South Carolina State University broke ground Wednesday on a new, $2.7 million building designed to help it take services into the Orangeburg area and surrounding communities.
The new 1890 Research and Extension Community Center will be used for community classes, as well as office space.
“Not only will it be a functional building but symbolic of our continued outreach to the community,” S.C. State President James Clark said.
The 13,750-square-foot building is scheduled to open in April 2019, 1890 Research and Extension Director Delbert Foster said. The construction site is located behind the present 1890 building on Goff Avenue.
It’s the first new construction in many years, Clark said. More will follow.
Three years ago, Clark was a member of the temporary S.C. State Board of Trustees, which was tasked with tackling the school’s considerable issues at the time. He was later named president.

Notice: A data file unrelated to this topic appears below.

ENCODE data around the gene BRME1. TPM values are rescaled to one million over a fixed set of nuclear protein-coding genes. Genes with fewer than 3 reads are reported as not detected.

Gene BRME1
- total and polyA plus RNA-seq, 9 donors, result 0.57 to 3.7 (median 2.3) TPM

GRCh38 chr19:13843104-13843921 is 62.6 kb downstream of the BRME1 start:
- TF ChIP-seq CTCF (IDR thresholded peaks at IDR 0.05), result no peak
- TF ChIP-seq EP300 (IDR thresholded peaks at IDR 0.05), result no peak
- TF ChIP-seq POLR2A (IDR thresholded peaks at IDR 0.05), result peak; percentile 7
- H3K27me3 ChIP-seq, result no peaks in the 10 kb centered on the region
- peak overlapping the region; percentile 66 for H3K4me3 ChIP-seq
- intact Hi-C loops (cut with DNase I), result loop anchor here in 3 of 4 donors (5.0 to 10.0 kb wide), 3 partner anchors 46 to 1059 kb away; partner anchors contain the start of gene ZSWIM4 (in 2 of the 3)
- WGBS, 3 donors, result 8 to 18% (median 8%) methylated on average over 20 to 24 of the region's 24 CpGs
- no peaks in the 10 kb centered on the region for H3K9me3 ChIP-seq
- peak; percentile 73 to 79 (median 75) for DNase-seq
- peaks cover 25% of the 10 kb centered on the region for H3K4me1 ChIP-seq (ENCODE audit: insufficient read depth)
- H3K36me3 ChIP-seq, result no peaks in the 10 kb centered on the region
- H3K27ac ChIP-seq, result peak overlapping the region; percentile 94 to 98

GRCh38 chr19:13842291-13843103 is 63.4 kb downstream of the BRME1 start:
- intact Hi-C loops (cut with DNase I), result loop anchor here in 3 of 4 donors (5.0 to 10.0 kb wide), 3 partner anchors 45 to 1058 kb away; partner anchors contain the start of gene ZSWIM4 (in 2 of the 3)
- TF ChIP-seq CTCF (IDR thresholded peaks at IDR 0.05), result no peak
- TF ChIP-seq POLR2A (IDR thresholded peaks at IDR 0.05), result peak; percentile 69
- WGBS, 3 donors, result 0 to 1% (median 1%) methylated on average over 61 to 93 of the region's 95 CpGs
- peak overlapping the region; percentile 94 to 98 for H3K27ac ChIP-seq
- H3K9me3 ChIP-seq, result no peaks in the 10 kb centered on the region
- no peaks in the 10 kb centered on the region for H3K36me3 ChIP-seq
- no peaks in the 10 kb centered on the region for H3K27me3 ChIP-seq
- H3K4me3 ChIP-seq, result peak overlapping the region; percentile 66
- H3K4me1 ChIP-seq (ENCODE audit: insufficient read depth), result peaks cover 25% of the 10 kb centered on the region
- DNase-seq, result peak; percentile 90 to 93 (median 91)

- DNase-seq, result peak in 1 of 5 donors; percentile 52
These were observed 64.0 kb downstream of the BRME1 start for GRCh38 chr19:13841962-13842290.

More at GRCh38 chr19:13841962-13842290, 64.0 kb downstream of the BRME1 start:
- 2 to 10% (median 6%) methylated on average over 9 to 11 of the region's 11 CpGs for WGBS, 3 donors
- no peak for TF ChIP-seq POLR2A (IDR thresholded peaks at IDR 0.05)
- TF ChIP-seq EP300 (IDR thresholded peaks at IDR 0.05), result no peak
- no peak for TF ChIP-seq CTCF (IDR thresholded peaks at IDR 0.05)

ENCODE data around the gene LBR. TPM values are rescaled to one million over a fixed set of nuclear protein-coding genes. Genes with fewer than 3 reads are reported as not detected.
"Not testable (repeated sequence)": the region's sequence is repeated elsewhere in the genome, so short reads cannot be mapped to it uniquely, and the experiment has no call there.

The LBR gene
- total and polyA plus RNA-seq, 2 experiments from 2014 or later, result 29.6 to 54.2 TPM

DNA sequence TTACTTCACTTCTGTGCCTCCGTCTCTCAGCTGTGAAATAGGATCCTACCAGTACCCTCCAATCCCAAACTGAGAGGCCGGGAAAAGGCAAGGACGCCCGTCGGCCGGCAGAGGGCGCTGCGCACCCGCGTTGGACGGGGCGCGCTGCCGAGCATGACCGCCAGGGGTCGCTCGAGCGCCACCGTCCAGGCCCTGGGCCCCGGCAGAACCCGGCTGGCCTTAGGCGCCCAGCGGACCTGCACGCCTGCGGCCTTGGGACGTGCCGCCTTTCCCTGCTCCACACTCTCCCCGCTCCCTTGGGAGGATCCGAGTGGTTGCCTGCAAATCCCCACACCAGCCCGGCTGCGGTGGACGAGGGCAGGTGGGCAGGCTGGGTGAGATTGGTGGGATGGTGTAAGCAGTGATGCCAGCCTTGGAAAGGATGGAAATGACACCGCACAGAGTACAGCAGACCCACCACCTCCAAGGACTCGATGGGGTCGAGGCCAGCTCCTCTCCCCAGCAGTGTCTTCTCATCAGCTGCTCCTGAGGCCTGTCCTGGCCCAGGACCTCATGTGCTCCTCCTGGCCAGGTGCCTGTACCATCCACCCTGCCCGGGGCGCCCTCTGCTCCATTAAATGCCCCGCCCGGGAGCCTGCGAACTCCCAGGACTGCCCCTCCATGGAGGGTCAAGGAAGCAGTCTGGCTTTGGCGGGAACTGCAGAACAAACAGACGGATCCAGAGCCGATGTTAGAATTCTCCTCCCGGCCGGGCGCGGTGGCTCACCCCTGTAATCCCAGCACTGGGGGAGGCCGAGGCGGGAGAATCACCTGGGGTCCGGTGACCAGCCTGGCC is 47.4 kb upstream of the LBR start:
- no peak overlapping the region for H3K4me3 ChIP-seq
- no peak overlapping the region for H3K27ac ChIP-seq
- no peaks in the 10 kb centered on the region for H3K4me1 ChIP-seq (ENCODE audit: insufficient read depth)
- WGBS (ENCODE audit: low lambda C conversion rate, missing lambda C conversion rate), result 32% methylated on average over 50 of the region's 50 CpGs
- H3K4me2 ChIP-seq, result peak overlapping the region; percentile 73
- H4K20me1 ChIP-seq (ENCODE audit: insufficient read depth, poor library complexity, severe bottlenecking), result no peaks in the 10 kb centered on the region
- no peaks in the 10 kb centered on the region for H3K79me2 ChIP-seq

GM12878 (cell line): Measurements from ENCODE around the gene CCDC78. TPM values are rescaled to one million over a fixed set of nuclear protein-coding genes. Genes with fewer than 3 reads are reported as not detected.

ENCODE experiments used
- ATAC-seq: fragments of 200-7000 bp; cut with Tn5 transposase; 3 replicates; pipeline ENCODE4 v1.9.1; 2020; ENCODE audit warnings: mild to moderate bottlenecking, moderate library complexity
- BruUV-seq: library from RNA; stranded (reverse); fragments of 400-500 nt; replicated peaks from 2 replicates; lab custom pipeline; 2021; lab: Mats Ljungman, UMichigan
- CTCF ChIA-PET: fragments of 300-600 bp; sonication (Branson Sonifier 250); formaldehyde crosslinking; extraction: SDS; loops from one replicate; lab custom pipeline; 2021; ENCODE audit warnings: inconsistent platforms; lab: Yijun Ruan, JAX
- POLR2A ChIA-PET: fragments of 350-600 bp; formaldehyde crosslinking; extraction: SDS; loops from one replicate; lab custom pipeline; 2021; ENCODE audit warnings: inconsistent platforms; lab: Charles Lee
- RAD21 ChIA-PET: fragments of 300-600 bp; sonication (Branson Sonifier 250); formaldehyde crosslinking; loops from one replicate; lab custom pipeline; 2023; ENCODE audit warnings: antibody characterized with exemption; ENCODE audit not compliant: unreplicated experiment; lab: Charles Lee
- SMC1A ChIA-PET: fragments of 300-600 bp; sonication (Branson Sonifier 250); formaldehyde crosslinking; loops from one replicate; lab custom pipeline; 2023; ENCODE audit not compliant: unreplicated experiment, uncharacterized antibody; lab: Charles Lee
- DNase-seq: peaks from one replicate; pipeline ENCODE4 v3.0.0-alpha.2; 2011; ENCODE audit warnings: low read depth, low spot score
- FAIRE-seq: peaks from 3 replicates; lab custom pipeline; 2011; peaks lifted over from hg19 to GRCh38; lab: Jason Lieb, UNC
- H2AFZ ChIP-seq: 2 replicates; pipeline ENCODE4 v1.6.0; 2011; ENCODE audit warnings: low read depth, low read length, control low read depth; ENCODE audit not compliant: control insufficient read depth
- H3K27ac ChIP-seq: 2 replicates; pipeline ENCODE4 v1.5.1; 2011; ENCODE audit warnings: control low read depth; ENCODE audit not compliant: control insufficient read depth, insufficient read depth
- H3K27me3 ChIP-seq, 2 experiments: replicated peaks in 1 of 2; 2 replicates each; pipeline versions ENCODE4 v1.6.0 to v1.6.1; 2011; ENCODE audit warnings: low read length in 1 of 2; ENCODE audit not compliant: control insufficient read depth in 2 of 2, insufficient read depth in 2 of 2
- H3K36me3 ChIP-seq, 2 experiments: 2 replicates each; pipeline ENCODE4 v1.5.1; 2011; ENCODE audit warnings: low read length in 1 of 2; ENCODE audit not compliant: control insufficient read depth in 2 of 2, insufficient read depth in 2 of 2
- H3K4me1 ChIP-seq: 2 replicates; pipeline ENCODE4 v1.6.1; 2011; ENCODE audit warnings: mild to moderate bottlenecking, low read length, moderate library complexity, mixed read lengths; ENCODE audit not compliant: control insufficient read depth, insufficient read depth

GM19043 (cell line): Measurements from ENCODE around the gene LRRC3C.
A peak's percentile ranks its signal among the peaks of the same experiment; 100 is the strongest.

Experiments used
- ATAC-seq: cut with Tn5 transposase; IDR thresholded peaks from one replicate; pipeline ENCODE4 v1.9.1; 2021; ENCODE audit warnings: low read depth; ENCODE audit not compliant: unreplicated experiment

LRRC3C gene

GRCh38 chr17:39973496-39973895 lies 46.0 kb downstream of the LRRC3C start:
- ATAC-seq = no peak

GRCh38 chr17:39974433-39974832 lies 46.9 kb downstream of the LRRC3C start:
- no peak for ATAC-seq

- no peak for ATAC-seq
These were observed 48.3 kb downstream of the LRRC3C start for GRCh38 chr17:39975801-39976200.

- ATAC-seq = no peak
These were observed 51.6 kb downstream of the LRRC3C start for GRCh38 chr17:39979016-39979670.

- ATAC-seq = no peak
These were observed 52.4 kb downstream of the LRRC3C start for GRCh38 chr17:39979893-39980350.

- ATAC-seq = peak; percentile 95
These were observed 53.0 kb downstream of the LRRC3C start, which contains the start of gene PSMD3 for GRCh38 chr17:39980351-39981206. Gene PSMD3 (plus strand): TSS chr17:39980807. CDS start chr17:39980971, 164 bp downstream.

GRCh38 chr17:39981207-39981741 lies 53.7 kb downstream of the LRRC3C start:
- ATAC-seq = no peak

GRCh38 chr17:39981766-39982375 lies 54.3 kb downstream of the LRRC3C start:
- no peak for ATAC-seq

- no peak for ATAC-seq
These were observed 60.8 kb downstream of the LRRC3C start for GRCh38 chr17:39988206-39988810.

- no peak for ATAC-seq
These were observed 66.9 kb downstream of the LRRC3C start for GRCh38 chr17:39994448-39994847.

Clark said he previously had to say “no” to the 1890 project and others.
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“A lot of positive things have happened, though, since then, a lot of getting the proverbial ox out of the ditch and getting us on the road to a much bigger and brighter and better and more successful S.C. State,” he said.
The building will be paid for with grants from the U.S. Department of Agriculture/National Institute of Food and Agriculture 1890 Facility Grant Program, Clark said.
“It’s being paid for not by state funds and it’s not taking any tuition dollars or anything,” he said.
The building will be used for community outreach and special programs to reach youth, he said. It will house administrative and programmatic offices and classrooms for lifelong learning non-credit and informal community classes.
The facility is meant help 1890 enhance and expand its program offerings and delivery of extension activities and services.
“The Department of Agriculture focuses a lot on food and nutrition and health and wellness, especially of members of the community, as well as understanding what the needs and requirements are of farmers,” Clark said.
“And we’re in a rural area, so it’s very, very critical as part of our extension, as part of our outreach and part of who we are as a university,” he said.